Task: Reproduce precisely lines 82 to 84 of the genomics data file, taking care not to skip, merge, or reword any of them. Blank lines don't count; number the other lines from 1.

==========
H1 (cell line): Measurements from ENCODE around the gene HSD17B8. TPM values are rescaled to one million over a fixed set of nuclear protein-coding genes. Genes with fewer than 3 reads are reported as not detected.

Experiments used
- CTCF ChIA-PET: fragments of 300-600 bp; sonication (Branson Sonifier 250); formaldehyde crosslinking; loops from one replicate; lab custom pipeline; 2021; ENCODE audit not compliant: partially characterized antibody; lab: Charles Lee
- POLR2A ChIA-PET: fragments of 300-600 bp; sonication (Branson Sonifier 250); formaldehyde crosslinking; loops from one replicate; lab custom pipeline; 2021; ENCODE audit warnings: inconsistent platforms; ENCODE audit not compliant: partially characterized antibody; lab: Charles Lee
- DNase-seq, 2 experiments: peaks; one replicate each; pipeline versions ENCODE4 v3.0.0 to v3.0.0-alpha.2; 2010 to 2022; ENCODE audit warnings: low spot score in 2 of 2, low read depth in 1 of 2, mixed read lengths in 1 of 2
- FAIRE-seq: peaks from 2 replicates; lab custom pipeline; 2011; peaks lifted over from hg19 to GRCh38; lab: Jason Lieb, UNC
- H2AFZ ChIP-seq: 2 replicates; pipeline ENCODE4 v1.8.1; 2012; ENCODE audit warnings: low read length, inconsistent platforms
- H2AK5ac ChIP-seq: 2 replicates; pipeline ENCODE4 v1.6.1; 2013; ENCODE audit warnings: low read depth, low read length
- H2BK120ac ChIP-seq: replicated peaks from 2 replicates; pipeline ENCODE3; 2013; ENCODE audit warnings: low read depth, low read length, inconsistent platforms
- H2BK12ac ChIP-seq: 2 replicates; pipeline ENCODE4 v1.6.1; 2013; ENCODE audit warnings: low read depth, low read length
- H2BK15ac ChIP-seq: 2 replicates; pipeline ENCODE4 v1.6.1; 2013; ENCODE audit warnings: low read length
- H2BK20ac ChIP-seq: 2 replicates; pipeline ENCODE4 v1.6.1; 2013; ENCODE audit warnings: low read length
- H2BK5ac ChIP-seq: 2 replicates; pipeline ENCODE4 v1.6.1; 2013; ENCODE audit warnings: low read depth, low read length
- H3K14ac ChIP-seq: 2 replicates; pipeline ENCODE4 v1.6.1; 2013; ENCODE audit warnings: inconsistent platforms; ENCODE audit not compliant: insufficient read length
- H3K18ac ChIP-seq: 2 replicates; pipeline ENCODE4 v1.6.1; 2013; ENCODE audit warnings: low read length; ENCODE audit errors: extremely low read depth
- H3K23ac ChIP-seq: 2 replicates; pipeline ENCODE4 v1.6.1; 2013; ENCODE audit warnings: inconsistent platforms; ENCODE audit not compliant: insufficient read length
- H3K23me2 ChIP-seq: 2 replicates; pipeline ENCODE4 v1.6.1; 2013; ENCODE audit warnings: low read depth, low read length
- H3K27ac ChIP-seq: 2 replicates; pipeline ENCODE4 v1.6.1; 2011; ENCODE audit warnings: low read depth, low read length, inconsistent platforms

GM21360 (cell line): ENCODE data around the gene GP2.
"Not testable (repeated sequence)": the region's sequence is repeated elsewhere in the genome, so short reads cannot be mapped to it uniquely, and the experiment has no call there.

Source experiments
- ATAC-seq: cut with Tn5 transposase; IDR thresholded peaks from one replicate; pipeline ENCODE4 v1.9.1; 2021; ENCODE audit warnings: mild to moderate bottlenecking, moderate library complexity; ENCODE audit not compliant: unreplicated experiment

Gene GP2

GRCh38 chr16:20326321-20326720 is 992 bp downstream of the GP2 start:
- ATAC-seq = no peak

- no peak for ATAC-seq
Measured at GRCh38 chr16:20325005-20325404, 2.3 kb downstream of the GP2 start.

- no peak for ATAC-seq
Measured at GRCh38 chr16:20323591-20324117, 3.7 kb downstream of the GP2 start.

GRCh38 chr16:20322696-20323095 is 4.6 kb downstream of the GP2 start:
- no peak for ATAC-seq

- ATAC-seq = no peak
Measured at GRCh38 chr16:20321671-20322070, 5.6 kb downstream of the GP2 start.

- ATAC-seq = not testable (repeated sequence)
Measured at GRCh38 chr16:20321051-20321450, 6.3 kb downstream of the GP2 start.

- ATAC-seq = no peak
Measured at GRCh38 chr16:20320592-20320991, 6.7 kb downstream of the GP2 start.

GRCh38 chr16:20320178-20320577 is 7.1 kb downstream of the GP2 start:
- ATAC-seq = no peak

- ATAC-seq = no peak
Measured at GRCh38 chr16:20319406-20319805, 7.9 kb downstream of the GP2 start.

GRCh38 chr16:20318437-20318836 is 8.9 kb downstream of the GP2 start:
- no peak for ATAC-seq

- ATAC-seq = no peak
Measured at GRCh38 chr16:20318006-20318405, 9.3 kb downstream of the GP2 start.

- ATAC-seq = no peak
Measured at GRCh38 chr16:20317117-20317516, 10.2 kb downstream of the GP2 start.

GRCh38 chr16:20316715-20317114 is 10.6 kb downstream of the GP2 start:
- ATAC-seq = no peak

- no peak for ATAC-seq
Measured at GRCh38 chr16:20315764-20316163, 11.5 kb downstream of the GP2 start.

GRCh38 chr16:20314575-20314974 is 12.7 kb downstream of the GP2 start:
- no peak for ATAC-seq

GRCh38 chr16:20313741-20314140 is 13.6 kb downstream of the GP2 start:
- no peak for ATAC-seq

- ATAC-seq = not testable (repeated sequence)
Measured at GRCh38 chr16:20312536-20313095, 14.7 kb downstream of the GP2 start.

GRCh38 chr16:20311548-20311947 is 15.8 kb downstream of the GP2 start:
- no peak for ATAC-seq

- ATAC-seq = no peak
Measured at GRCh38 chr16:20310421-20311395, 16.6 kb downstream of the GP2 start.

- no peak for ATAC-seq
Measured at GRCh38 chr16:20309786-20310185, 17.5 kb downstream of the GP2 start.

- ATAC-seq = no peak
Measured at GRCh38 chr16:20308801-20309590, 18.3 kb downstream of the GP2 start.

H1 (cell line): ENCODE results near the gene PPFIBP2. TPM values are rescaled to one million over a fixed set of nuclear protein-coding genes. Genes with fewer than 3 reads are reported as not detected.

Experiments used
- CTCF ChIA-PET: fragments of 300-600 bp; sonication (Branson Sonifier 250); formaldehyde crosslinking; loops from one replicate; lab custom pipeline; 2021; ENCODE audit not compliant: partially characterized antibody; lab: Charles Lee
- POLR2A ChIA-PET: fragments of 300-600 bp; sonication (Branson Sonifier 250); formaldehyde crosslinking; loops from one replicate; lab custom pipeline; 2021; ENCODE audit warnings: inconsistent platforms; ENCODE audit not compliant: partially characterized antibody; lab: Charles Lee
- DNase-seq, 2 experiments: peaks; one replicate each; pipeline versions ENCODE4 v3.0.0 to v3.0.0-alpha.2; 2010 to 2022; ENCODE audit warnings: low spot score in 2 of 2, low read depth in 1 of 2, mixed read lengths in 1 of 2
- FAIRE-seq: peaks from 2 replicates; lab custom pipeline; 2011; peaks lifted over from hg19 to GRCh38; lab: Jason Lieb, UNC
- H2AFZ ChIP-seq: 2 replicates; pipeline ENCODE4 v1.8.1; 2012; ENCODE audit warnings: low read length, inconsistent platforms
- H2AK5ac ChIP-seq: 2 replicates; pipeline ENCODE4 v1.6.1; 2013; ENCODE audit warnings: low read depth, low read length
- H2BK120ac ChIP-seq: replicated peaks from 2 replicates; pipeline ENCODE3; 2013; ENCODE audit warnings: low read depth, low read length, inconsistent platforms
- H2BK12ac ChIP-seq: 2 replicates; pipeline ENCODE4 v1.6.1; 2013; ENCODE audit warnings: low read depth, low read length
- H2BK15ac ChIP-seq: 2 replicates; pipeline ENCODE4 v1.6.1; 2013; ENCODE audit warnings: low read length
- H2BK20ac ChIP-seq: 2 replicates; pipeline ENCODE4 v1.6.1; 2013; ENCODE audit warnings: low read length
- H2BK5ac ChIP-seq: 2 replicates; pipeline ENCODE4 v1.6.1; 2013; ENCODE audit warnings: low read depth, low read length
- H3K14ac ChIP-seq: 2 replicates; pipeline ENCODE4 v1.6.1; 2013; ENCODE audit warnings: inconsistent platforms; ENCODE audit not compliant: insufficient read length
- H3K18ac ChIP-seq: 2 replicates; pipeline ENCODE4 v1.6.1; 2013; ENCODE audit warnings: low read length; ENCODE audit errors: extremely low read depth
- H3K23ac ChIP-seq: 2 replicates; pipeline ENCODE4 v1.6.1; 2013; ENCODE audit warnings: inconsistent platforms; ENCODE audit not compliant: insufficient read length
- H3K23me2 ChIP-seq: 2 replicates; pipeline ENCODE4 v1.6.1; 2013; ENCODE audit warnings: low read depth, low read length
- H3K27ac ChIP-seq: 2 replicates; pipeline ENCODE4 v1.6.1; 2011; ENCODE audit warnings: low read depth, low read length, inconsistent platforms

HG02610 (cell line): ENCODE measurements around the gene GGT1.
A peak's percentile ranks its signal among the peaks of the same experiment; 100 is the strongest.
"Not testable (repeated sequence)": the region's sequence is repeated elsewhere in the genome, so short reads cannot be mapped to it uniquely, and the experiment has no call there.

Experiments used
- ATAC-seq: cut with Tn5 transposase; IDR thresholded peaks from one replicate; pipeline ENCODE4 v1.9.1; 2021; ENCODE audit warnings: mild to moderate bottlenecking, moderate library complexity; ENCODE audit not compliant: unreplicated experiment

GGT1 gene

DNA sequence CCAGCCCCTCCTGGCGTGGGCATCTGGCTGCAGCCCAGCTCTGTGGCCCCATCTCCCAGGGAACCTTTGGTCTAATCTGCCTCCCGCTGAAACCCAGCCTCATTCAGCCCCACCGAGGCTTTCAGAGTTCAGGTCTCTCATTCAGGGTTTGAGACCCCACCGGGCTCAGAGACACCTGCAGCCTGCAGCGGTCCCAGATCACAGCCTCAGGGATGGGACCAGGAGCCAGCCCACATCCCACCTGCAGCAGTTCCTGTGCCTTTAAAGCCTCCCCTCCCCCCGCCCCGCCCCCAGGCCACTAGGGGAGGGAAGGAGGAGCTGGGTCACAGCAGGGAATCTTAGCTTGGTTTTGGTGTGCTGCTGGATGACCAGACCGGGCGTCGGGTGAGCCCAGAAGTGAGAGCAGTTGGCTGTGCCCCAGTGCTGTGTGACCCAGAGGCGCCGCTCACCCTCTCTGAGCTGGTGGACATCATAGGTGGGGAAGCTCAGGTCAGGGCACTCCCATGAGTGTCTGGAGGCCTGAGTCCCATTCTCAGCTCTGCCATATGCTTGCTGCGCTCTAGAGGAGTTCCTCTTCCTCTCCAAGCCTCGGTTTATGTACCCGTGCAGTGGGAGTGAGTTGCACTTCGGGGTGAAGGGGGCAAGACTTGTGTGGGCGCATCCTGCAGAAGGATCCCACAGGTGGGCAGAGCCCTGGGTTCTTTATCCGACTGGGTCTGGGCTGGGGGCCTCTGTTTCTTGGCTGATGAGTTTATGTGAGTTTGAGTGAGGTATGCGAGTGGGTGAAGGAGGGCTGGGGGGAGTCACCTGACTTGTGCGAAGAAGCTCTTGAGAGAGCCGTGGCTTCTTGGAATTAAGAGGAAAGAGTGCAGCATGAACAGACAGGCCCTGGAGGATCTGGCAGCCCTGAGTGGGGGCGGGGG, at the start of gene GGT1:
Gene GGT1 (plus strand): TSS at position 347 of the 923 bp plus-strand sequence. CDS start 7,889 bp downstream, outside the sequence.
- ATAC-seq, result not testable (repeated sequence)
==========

- H3K23me2 ChIP-seq: 2 replicates; pipeline ENCODE4 v1.6.1; 2013; ENCODE audit warnings: low read depth, low read length
- H3K27ac ChIP-seq: 2 replicates; pipeline ENCODE4 v1.6.1; 2011; ENCODE audit warnings: low read depth, low read length, inconsistent platforms

HG02610 (cell line): ENCODE measurements around the gene GGT1.